• Significantly enhanced employment opportunities, as you will be a fully-trained U.S. lawyer with the same degree (a JD) and credentials as other attorneys in the US.

LSAT not required for admission.
For more Information: http://choosearizonalaw.com/node/65
Or Contact JDAS@law.arizona.edu
quote
Brainy Smu...
Definitely a growing trend in the US.

Accelerated (2 years) JD list:

Arizona
Arkansas
ASU (LSAT)
Coastal
Daytona
Kansas (LSAT)
Northwestern (LSAT)
Pepperdine (LSAT)
Regent (LSAT)
Southwestern
Stetson
SUNY (LSAT)
Vermont

Aforementioned. The accelerated JD is a nonstop 24 month programme designed for eager law students. US law schools propagate a demand for foreign-trained law students by setting an incentive aimed at international students. Therefore the incentive toward international students was executed by means of a decrease in JD applicants but an increase in LLM applicants. Since US LLM applicants have been at the demises of bureaucratic nonsense (glass-ceiling affect). US law schools are slowly opening the floodgates for eager international students who desire practicing in the US.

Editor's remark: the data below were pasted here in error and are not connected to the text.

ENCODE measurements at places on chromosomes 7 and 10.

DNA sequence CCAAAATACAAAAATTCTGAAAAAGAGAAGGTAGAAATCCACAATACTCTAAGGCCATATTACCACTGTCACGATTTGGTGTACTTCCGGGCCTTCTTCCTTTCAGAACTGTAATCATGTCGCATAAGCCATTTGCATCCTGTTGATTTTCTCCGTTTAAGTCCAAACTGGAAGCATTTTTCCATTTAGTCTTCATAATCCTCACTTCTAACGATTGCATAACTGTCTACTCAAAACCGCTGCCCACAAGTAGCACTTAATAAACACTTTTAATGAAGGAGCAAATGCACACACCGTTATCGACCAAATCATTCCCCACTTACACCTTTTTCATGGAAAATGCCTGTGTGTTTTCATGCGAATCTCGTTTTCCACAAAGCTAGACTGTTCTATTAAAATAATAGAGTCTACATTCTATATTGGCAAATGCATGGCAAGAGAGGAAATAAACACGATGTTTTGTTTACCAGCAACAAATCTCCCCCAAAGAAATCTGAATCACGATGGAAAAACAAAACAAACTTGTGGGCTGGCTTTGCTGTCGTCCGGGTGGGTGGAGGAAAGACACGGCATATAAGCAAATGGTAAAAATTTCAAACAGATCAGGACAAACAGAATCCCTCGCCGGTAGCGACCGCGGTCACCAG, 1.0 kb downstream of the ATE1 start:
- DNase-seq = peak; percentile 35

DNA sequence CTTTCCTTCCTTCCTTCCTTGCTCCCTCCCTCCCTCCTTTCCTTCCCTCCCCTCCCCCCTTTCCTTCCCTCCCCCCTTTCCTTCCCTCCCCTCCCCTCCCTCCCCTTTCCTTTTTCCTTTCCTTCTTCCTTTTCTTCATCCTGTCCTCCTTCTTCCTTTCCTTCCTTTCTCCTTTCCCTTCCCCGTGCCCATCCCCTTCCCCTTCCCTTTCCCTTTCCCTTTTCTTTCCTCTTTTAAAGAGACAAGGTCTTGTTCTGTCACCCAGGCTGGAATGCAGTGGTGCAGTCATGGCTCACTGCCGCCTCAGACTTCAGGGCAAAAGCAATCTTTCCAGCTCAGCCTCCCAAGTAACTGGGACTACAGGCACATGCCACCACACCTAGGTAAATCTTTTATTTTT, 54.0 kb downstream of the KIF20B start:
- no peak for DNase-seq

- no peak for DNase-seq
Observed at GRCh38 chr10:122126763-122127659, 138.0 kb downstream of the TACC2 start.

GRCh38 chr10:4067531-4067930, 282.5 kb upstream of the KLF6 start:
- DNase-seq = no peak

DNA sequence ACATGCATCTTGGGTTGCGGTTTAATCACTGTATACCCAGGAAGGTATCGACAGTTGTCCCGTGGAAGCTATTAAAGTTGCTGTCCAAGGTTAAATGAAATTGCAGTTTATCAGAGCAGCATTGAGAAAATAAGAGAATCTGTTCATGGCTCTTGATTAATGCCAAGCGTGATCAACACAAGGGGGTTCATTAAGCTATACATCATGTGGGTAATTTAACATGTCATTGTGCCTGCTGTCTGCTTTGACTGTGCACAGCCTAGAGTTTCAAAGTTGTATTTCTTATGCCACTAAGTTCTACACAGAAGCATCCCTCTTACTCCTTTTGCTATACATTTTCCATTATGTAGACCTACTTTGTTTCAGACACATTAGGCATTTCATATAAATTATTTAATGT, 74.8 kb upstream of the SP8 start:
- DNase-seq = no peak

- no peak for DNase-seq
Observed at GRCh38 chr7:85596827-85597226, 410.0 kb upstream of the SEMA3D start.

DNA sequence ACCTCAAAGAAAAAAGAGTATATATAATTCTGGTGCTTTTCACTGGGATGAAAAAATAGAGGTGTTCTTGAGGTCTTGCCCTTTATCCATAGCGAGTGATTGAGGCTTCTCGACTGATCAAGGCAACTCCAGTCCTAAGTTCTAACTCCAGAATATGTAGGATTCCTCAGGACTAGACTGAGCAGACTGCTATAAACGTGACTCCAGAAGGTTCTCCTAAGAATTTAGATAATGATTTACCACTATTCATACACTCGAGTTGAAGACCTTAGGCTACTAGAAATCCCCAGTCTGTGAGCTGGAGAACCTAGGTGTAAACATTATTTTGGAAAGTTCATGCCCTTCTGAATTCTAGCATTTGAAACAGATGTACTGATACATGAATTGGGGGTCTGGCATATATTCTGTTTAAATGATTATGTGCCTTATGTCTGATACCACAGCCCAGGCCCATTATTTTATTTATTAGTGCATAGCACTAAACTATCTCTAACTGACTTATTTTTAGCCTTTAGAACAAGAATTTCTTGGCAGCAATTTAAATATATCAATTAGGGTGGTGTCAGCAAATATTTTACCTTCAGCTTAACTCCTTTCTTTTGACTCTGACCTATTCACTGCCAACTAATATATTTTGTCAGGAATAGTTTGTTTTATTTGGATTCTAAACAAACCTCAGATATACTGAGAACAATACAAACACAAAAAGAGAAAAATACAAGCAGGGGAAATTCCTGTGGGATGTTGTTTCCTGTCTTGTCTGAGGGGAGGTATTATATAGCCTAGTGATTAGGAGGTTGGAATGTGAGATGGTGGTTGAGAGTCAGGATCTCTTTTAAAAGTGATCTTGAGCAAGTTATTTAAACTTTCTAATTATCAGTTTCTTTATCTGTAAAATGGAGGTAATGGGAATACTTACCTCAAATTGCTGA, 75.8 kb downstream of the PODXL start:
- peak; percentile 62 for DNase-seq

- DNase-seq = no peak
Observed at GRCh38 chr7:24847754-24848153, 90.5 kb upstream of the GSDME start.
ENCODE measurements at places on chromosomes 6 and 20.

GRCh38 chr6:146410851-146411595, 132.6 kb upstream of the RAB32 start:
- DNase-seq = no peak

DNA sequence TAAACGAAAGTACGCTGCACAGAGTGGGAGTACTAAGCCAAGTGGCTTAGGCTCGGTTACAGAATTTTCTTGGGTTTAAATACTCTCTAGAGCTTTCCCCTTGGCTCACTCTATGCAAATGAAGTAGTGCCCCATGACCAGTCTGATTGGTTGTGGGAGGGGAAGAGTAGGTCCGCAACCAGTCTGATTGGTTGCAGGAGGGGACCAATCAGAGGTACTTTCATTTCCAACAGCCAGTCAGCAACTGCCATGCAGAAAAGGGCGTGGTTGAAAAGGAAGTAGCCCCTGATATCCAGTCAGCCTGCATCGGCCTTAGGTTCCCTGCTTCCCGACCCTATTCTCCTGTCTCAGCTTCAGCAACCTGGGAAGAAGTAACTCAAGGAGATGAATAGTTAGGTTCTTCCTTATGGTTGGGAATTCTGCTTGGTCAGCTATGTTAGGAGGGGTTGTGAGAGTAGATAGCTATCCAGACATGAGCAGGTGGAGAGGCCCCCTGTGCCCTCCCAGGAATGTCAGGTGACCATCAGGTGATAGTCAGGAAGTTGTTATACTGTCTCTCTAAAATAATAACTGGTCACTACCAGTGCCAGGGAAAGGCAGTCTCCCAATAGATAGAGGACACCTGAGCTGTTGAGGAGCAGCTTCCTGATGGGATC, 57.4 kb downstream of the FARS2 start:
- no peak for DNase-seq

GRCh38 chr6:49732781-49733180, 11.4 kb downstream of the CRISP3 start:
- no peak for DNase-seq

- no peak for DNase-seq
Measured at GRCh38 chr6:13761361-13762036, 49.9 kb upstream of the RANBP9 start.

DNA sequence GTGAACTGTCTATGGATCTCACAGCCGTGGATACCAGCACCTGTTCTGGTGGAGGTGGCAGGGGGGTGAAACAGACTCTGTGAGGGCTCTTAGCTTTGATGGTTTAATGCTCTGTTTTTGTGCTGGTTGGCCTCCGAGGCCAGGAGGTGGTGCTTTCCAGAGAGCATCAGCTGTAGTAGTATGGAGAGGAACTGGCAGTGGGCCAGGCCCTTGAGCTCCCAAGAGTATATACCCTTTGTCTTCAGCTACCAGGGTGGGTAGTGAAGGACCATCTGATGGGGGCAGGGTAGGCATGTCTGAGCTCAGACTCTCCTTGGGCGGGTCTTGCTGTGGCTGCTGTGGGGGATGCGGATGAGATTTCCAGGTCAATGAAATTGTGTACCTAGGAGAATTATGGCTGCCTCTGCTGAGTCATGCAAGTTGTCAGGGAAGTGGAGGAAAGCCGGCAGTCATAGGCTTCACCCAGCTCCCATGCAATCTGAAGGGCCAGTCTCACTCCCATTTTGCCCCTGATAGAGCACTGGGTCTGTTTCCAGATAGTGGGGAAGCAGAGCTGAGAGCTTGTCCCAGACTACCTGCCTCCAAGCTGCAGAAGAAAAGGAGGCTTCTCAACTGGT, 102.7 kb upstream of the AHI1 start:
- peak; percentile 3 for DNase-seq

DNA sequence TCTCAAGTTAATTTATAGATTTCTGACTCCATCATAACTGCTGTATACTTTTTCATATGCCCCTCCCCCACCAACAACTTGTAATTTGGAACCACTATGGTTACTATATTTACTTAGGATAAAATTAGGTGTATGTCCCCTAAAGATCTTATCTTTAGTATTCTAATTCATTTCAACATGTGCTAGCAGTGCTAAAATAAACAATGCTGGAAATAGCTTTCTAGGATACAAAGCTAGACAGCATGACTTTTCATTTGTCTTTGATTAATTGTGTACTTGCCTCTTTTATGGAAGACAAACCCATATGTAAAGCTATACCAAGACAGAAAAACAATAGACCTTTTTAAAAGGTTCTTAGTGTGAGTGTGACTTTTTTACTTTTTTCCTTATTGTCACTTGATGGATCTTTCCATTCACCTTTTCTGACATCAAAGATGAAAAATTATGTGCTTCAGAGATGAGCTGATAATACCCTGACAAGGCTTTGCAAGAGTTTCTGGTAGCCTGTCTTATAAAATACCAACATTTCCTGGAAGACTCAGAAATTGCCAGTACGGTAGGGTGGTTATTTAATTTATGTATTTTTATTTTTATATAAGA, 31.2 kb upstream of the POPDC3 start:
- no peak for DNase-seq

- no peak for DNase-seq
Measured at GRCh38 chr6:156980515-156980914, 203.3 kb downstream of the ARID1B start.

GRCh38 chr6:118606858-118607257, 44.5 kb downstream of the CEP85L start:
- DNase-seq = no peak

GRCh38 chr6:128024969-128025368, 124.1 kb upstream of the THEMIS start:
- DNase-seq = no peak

Kind regards.
Definitely a growing trend in the US.

Accelerated (2 years) JD list:

Arizona
Arkansas
ASU (LSAT)
Coastal
Daytona
Kansas (LSAT)
Northwestern (LSAT)
Pepperdine (LSAT)
Regent (LSAT)
Southwestern
Stetson
SUNY (LSAT)
Vermont

Aforementioned. The accelerated JD is a nonstop 24 month programme designed for eager law students. US law schools propagate a demand for foreign-trained law students by setting an incentive aimed at international students. Therefore the incentive toward international students was executed by means of a decrease in JD applicants but an increase in LLM applicants. Since US LLM applicants have been at the demises of bureaucratic nonsense (glass-ceiling affect). US law schools are slowly opening the floodgates for eager international students who desire practicing in the US.